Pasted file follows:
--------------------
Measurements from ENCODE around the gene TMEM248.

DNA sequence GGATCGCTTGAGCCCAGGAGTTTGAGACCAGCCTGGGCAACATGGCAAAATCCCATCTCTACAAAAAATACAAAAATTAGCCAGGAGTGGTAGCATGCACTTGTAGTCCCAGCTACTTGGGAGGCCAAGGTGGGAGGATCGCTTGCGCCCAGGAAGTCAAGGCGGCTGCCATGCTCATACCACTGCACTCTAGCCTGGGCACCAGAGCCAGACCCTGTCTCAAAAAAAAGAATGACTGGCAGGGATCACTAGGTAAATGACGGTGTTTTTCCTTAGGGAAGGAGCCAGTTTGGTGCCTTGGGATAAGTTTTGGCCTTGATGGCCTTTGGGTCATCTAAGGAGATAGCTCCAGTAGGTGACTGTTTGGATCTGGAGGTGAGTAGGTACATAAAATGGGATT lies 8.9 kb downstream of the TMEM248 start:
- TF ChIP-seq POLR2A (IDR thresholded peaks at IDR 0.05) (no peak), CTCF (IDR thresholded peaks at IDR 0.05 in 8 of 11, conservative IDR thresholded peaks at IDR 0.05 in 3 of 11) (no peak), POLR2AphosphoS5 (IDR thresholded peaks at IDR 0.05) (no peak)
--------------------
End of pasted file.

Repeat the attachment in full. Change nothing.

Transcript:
Measurements from ENCODE around the gene TMEM248.

DNA sequence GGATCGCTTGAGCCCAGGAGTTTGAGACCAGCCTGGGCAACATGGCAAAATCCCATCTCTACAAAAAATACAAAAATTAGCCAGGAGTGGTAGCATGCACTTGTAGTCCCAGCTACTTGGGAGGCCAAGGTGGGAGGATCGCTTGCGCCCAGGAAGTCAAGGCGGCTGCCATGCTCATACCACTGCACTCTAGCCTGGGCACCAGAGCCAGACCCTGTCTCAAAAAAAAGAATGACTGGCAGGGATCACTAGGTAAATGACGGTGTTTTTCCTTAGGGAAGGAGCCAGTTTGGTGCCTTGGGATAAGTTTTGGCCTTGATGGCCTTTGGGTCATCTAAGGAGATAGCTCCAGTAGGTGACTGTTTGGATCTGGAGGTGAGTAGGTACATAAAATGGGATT lies 8.9 kb downstream of the TMEM248 start:
- TF ChIP-seq POLR2A (IDR thresholded peaks at IDR 0.05) (no peak), CTCF (IDR thresholded peaks at IDR 0.05 in 8 of 11, conservative IDR thresholded peaks at IDR 0.05 in 3 of 11) (no peak), POLR2AphosphoS5 (IDR thresholded peaks at IDR 0.05) (no peak)